(2)

and similarly ,

(3)

The block Hamiltonian () is diagonalized exactly and the two lowest energy eigenvectors () are kept to construct the embedding operator () to the renormalized Hilbert space, . Here, , represent the renamed states and , respectively in the renormalized space to be considered as the new base kets. and have the following expression (for odd blocks) in the original spin Hilbert space where and represent the eigenvectors of operator at each site,

(4)

where

(5)

and is the ground state energy of the block. The presence of bond alternation imposes to consider two types of blocks as depicted in Fig.1, namely even and odd which are the mirror image of each other. For even blocks we find similar eigenstates by replacing , and .

Figure 1: Decomposition of the lattice to 3-sites blocks. The intra-block Hamiltonian () and inter-block one () are represented schematically in the bottom part.

The global embedding operator is the direct product of the embedding operator of each block, which gives the renormalized Hamiltonian by qrg (). The renormalized Hamiltonian is similar to the original one, Eq.1, while the coupling constants are replaced with the renormalized one (denoted with ) as given in the following equations,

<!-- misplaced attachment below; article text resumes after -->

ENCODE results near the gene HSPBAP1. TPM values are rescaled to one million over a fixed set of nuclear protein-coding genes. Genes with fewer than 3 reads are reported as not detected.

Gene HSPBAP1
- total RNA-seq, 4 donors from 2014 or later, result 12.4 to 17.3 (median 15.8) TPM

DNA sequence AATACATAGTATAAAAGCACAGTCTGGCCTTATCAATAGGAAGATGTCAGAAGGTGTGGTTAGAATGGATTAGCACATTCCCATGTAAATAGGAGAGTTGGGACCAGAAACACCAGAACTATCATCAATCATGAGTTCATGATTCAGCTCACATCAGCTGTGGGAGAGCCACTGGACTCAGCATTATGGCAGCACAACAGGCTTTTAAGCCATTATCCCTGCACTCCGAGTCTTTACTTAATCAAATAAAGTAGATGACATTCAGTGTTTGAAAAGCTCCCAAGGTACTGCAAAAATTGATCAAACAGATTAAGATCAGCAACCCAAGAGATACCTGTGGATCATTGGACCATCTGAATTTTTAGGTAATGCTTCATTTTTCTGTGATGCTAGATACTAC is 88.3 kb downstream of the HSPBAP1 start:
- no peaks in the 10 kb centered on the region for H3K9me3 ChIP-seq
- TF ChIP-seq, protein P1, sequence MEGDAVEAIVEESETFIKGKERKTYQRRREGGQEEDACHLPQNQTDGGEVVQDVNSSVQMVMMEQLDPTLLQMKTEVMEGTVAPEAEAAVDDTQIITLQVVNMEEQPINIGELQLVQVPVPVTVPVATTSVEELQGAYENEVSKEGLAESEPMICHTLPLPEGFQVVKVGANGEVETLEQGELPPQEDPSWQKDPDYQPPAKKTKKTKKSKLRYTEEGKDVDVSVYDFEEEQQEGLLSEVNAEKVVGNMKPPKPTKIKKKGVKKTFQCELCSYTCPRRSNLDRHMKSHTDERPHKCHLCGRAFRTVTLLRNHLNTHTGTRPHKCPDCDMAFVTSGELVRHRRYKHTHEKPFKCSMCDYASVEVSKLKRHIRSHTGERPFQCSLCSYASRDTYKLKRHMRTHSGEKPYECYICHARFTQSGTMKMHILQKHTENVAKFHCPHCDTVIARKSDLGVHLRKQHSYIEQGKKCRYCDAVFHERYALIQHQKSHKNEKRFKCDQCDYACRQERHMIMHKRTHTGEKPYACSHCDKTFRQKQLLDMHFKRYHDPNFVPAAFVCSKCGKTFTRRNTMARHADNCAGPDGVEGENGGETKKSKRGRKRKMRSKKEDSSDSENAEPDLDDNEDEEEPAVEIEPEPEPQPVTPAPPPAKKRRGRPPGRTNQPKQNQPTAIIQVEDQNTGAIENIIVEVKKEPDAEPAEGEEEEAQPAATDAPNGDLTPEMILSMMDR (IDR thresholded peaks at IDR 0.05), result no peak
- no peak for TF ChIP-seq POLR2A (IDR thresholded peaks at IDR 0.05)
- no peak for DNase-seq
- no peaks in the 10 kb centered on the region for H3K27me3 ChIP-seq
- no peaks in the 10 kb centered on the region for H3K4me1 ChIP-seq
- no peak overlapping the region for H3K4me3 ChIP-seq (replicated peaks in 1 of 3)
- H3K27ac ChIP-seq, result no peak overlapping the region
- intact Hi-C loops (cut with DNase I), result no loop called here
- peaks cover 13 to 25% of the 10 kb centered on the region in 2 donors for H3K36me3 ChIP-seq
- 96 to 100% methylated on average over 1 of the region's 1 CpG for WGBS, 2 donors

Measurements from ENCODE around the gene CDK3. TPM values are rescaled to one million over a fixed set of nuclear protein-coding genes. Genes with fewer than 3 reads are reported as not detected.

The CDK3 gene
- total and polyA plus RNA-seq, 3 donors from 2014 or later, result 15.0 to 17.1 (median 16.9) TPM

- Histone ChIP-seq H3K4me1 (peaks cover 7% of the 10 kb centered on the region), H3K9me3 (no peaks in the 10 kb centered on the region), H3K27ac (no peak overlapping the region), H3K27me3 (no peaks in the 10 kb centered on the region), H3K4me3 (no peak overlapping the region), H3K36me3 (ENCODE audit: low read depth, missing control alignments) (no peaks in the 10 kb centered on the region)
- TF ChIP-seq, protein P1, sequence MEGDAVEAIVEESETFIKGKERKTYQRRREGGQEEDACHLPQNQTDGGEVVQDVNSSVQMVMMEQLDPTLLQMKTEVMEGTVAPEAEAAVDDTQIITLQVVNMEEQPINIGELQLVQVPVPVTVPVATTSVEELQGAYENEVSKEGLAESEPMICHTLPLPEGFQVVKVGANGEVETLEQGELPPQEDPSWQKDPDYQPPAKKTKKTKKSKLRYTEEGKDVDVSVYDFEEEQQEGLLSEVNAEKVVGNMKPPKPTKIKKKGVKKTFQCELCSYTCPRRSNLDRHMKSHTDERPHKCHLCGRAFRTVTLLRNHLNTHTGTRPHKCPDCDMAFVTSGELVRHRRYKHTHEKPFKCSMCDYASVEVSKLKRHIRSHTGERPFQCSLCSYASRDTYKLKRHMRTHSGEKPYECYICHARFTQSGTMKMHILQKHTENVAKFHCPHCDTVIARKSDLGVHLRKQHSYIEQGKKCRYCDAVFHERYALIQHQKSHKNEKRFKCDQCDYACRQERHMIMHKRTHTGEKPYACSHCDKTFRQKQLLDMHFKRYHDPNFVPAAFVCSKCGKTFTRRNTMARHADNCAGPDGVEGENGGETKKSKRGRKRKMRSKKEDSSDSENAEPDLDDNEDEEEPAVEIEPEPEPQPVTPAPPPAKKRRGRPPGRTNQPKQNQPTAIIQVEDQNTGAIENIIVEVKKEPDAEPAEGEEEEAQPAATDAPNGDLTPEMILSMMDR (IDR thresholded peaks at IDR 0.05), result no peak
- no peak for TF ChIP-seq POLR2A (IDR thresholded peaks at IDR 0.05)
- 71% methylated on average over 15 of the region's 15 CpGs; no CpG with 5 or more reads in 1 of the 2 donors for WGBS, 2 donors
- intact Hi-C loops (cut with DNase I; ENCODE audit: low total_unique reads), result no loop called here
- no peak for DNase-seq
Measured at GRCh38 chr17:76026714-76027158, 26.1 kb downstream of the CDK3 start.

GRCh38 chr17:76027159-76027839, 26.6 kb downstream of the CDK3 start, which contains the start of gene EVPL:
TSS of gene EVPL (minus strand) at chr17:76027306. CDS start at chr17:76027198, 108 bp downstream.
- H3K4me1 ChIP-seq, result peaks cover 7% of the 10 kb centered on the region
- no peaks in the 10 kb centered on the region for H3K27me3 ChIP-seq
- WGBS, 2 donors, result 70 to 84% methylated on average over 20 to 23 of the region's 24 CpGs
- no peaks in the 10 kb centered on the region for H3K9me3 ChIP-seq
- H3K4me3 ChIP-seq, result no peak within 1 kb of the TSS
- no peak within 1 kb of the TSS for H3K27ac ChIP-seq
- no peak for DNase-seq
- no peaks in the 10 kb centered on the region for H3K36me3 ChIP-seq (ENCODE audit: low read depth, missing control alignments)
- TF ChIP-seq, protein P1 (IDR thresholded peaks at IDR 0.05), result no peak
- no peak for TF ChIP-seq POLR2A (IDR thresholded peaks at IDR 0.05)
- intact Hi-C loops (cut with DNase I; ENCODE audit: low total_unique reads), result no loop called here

(6)

where . These relations, Eq.6, define the QRG-flow of our model which will be used in next sections and their features will be discussed in Sec.III.

Figure 2: (Left) Ground state fidelity (f) versus Dzyaloshinskii-Moriya interaction strength (D) for different chain size and at . (Right) Fidelity susceptibility (FS) versus at for various system sizes . Inset: the scaling behavior shows how the maximum of FS () approaches the critical point () by increasing size. In both figures which is the difference between two parameters () to calculate fidelity in the left figure and according to Eq.(10) for the right figure.

ii.1 Fidelity signature

We implement the formalism introduced in Langari2012 () to calculate the ground state fidelity in terms of quantum renormalization group. According to the QRG-flow (Eq.6), does not run within the QRG iterations which hints to study the quantum phase transition by variation of . The fidelity (f) associated to the ground states for a system of size is defined by

(7)

where and is a small deviation around . According to the renormalization group approach in which is the global embedding operator and is the ground state of the renormalized Hamiltonian. Thus, fidelity can be written in terms of renormalized ground state, . A straightforward calculation shows that

(8)